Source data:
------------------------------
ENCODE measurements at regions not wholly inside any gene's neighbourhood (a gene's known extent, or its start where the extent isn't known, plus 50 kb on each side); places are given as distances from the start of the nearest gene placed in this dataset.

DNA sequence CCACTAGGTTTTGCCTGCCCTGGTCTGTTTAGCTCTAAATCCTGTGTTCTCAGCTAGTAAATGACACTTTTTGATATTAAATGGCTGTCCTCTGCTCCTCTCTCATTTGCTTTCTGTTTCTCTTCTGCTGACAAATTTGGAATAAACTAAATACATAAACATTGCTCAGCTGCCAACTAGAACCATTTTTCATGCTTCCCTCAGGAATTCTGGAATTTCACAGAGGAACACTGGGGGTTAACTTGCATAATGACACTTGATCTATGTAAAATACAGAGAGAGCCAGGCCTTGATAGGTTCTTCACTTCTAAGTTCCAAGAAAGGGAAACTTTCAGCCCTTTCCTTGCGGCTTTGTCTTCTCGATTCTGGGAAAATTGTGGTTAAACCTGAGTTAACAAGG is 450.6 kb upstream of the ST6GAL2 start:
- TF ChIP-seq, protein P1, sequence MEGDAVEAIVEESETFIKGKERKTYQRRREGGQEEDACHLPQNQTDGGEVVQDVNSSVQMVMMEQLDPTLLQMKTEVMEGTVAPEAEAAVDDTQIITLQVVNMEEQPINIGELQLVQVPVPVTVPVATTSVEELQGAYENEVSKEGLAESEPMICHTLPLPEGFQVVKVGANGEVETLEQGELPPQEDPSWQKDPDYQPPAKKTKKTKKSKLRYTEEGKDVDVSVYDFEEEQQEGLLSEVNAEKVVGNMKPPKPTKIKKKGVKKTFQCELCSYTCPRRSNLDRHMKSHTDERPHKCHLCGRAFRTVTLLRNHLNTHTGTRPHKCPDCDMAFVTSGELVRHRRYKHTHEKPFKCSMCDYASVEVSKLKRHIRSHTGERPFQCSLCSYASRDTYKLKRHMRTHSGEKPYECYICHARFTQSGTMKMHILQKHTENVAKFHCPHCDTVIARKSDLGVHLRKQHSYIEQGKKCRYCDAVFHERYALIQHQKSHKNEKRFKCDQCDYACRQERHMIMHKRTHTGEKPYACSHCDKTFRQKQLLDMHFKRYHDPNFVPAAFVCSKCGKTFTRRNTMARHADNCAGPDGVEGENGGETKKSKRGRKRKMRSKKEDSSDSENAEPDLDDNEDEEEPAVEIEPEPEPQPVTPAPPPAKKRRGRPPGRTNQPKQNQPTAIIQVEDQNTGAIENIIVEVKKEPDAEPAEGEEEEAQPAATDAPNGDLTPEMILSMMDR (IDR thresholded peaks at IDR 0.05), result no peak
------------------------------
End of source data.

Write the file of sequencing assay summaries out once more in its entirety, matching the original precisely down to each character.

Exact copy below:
ENCODE measurements at regions not wholly inside any gene's neighbourhood (a gene's known extent, or its start where the extent isn't known, plus 50 kb on each side); places are given as distances from the start of the nearest gene placed in this dataset.

DNA sequence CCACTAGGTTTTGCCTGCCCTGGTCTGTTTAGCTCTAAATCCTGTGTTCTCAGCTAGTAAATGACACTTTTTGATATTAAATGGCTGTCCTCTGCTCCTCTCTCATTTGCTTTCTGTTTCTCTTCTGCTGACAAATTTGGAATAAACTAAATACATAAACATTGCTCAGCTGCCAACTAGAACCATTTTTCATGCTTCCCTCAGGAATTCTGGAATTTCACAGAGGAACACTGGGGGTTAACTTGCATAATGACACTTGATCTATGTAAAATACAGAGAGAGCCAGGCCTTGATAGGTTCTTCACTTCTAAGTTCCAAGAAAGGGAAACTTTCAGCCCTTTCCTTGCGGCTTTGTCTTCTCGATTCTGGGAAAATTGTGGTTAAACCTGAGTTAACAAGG is 450.6 kb upstream of the ST6GAL2 start:
- TF ChIP-seq, protein P1, sequence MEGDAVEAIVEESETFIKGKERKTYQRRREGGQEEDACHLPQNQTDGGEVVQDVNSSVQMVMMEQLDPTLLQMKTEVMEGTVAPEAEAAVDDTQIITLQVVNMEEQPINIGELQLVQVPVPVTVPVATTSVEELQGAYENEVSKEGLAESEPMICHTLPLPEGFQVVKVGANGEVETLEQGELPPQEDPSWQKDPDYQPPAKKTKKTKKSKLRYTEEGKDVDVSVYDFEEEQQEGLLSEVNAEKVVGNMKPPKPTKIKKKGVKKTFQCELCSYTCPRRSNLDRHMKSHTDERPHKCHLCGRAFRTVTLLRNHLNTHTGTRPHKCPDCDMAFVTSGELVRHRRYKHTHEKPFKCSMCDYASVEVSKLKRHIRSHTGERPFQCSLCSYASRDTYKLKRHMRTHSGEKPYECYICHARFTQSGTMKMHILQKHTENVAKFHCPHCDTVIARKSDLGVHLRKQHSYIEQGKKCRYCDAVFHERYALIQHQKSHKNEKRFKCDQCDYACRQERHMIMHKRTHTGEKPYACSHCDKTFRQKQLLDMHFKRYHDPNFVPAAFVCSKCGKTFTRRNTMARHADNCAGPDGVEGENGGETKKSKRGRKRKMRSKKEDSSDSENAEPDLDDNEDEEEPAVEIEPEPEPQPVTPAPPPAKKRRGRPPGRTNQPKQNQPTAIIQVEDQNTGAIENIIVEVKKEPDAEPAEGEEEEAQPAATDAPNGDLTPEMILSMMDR (IDR thresholded peaks at IDR 0.05), result no peak